3) Impact of increasing Crime in Bangladesh:

a) Social impacts of Violence: Crimes of violence in Bangladesh have diminished since independence. But there are still some violent crimes in Bangladesh and there are frequent violent criminal activities such as murder, aggravated assault, rape, kidnapping, riot, violent crime, child abuse, violence against women, theft, robbery, drug dealing, etc,. For these types of activity still, people are not independently living their life, women cannot go outside independently, children cannot go to school smiley and now people spend their day in fear.

b) The psychological impact: The psychological effect of crime is sometimes as significant or greater than the financial or physical effect. The Victim’s Rights Campaign has successfully claimed that under-compensation provision should be expanded to include psychological treatment for crime-related psychological injuries as well as physical accidents or economic damages ( Kilpatrick, Veronen, Saunders, Best, Mullan, & Paduhovich, 1987).

c) The economic effect of illegal conduct: Criminality is profoundly affected by the economic circumstances of a region. Currently, the most significant reasons for crime in Bangladesh are economic factors such as violence, unemployment, injustice, etc. A part of the population in Bangladesh, as citizens of a developing country, lives below the poverty line. The criminals here are mostly from the poorer classes and their prime motivation for the crime is monetary gain. When the economic misery of the poor villagers knows no bounds, in villages crimes such as burglary, robbery, and dacoity increase. Although the population is being sifted, it is too little to deal with the situation and the maximum is living in the slum area. Here the miserable state of society, the scarcity of jobs produces an incapacity to uphold an acceptable quality of living and thereby causes criminality such as substance misuse, theft, hijacking, kidnapping, youth delinquency, etc. as a way of raising money.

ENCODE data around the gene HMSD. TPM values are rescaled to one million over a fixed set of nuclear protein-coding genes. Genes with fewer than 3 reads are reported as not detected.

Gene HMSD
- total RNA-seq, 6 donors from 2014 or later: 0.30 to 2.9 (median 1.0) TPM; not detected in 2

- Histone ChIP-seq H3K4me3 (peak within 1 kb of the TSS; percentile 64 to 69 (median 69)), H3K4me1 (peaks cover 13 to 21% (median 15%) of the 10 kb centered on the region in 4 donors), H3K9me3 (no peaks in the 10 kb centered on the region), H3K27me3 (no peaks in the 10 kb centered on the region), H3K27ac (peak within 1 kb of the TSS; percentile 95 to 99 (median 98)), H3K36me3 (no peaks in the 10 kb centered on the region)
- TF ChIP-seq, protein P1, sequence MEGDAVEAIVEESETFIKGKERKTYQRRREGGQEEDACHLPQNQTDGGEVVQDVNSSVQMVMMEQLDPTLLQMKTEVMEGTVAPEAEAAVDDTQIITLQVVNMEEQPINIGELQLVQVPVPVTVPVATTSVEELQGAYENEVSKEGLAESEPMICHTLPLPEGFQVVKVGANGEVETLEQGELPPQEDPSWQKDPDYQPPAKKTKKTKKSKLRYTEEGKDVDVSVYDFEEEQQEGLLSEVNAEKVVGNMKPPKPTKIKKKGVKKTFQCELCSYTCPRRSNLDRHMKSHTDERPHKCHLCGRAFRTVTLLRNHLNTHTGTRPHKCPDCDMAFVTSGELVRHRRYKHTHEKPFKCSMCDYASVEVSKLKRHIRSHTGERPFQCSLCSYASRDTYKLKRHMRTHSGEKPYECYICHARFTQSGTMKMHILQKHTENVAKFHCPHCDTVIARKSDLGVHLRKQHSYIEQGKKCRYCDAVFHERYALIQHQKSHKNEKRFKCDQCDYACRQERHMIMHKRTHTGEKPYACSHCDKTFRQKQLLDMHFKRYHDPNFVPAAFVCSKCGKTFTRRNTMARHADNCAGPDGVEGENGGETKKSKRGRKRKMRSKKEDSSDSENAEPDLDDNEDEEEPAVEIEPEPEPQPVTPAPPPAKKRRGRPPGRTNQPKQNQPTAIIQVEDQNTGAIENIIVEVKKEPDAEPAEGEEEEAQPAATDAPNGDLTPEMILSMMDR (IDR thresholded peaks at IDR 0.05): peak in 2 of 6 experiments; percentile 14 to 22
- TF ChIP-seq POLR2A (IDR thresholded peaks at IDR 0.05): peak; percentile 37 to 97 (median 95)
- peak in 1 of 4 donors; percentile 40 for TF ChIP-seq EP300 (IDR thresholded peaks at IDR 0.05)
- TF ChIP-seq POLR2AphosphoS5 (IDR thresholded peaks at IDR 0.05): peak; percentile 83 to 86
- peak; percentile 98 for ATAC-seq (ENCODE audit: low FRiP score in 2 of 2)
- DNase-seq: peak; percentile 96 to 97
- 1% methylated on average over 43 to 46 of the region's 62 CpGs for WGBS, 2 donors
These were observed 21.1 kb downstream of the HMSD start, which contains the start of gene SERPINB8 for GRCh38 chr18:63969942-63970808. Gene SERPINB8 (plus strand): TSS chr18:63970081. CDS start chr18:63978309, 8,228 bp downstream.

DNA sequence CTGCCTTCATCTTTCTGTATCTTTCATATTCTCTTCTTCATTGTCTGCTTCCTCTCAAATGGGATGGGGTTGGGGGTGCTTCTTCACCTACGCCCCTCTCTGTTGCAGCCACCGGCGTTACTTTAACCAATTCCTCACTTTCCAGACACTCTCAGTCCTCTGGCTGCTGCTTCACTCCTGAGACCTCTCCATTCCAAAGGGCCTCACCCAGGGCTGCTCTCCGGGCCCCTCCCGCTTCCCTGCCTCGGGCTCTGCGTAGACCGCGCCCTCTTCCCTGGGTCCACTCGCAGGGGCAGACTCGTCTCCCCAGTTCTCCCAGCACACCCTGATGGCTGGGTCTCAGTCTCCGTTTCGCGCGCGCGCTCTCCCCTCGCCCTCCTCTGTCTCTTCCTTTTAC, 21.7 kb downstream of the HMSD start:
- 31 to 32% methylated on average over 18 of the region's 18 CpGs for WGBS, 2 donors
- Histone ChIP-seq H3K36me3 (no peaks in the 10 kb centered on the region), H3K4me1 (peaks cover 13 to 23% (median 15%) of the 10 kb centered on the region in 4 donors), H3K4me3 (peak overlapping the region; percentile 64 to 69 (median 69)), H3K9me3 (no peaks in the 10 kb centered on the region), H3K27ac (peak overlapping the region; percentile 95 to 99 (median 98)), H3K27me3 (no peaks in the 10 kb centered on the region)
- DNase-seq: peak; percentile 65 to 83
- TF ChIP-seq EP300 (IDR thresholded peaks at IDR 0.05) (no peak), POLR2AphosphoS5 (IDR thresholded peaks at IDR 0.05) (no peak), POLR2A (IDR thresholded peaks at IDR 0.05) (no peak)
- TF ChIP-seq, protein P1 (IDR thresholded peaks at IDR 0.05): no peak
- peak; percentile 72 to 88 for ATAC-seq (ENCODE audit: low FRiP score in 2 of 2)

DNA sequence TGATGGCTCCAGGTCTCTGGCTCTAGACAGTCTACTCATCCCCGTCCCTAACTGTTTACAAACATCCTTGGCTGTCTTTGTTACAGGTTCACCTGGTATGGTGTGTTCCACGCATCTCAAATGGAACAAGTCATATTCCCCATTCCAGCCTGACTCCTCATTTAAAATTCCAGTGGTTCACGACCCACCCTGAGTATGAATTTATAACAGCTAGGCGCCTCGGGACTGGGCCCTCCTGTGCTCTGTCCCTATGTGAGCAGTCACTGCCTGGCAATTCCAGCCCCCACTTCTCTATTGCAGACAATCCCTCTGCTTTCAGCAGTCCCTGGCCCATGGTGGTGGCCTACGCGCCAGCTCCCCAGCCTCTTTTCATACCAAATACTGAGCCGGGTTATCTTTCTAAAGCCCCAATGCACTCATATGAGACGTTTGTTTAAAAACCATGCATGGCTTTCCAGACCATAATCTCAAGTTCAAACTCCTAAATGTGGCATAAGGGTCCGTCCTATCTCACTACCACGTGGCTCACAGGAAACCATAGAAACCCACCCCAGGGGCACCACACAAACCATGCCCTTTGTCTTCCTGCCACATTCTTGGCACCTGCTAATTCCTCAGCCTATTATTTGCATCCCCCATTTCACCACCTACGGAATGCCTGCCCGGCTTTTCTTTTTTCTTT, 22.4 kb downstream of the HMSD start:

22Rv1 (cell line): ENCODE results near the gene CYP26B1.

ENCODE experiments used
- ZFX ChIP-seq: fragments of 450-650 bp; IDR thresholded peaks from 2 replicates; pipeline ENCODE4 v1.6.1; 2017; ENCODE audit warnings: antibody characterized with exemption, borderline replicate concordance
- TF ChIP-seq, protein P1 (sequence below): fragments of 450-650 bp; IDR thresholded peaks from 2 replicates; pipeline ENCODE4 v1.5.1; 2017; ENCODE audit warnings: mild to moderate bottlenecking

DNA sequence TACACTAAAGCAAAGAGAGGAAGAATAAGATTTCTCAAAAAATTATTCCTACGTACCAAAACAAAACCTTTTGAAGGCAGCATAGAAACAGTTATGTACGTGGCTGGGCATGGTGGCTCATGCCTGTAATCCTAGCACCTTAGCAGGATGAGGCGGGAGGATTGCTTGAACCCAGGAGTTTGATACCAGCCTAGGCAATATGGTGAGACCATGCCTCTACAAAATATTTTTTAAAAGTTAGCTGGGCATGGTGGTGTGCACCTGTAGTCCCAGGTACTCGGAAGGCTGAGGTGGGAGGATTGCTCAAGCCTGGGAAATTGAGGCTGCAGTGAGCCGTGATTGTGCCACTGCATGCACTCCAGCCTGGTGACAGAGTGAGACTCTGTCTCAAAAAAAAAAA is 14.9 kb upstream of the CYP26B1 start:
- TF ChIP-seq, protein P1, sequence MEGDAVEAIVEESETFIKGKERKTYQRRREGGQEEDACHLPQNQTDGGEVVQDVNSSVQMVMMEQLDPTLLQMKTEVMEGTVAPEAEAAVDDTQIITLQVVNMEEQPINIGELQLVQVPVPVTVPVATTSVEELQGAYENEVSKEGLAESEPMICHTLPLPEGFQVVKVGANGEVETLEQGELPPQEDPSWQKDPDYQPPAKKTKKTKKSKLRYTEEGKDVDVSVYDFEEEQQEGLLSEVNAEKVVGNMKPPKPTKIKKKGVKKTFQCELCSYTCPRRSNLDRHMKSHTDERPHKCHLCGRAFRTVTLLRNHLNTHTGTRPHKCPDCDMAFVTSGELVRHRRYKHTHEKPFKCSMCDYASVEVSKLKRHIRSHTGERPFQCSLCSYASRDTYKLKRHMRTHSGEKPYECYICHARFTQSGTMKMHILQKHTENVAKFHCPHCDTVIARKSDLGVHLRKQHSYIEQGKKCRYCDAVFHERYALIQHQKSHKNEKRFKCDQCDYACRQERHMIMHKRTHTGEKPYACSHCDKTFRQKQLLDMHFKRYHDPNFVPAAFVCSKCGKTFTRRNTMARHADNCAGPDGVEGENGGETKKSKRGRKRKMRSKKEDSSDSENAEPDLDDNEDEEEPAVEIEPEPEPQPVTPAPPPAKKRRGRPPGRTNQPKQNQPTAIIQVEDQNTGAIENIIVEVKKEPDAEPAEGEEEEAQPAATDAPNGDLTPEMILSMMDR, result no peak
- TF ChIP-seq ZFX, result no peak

d) Increase of political corruption and Instability: Political crime is an offense involving transparent actions or omissions that harm the rights of the society, the administration, or the political system. Political crime implies any criminal actions carried out against the people by federal or state authorities with political intent and any unlawful acts carried out against the State by the citizens. Treason, sedition, police brutality, confrontation, and crossfire are generally considered political crimes sponsored by the state. Also, terrorism, murder and criminal conspiracy are regarded as an anti-state political crime. Government or ruling class offenses are analogous to white-collar crimes since they are part of the aggression by ruling class citizens in society, such as bureaucrats, capitalists, and high-profile academics, who are generally lawmakers or enforcers. It can be noted that this type of crime is occasionally reported in Bangladesh. However, Bangladesh’s police statistics contain a separate form of the crime called political assassination, which is still underreported due to political interference.

4) The preventive action against crime:

Social steps to deter offenses: The government has to take steps to keep control of the population and make strict laws for it. All the people of the society must be compelled to obey this law. To ensure the optimal behavior and food of infancy of children, all institutions have to take appropriate steps to keep people away from crime. All religious institutions should need to give the right knowledge to keep people away from crime.